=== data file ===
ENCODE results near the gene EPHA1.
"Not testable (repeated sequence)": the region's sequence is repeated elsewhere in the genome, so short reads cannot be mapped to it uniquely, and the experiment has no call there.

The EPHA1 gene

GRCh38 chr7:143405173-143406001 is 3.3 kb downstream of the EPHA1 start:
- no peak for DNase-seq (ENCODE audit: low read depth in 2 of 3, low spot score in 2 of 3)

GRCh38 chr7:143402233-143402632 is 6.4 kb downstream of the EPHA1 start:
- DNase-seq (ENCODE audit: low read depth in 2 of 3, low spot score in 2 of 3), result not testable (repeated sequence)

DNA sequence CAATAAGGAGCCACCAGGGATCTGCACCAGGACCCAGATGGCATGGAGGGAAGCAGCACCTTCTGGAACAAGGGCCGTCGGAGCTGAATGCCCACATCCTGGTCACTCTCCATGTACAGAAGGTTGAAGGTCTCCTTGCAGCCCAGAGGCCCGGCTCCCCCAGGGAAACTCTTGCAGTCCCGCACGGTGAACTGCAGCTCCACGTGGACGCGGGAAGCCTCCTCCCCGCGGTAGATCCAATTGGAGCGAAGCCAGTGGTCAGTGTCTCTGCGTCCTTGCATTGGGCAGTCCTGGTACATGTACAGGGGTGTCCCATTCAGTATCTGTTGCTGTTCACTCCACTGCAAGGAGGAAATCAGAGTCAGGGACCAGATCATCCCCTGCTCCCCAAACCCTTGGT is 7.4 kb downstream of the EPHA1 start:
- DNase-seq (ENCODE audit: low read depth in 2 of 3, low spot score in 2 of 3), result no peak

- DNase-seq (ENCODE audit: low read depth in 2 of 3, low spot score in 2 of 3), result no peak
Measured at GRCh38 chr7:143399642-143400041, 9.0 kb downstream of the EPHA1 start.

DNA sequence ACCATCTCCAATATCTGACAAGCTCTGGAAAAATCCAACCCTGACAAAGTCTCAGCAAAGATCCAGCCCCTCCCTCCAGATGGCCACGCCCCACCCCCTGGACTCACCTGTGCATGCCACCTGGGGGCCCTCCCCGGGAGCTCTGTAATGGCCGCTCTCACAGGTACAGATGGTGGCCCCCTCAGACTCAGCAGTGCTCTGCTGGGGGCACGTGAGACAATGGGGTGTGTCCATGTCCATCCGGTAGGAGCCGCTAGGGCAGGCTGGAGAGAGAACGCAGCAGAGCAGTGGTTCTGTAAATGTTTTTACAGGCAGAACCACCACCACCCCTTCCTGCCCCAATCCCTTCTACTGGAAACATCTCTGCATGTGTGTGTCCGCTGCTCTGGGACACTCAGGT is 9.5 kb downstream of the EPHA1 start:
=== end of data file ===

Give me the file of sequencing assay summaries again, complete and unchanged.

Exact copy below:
ENCODE results near the gene EPHA1.
"Not testable (repeated sequence)": the region's sequence is repeated elsewhere in the genome, so short reads cannot be mapped to it uniquely, and the experiment has no call there.

The EPHA1 gene

GRCh38 chr7:143405173-143406001 is 3.3 kb downstream of the EPHA1 start:
- no peak for DNase-seq (ENCODE audit: low read depth in 2 of 3, low spot score in 2 of 3)

GRCh38 chr7:143402233-143402632 is 6.4 kb downstream of the EPHA1 start:
- DNase-seq (ENCODE audit: low read depth in 2 of 3, low spot score in 2 of 3), result not testable (repeated sequence)

DNA sequence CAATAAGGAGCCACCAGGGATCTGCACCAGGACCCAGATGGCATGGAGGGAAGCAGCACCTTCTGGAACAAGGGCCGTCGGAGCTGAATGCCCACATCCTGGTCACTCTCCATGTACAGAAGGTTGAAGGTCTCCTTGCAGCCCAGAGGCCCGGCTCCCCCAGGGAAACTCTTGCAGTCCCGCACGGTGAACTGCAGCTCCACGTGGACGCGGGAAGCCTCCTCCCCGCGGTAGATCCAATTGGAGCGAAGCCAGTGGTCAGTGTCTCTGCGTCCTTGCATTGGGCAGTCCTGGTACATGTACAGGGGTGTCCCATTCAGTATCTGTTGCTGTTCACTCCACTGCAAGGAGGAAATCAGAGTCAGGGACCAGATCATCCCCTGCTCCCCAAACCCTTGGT is 7.4 kb downstream of the EPHA1 start:
- DNase-seq (ENCODE audit: low read depth in 2 of 3, low spot score in 2 of 3), result no peak

- DNase-seq (ENCODE audit: low read depth in 2 of 3, low spot score in 2 of 3), result no peak
Measured at GRCh38 chr7:143399642-143400041, 9.0 kb downstream of the EPHA1 start.

DNA sequence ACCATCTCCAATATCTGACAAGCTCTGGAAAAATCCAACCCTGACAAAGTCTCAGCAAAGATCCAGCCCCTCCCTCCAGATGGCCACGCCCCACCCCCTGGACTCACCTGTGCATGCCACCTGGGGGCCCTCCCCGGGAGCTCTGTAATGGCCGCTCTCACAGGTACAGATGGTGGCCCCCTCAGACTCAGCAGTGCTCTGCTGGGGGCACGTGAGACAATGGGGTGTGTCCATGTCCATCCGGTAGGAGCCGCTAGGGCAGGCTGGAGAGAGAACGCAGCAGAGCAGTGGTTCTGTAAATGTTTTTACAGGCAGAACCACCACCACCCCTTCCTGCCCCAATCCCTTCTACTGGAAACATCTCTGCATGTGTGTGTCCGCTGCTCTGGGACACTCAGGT is 9.5 kb downstream of the EPHA1 start: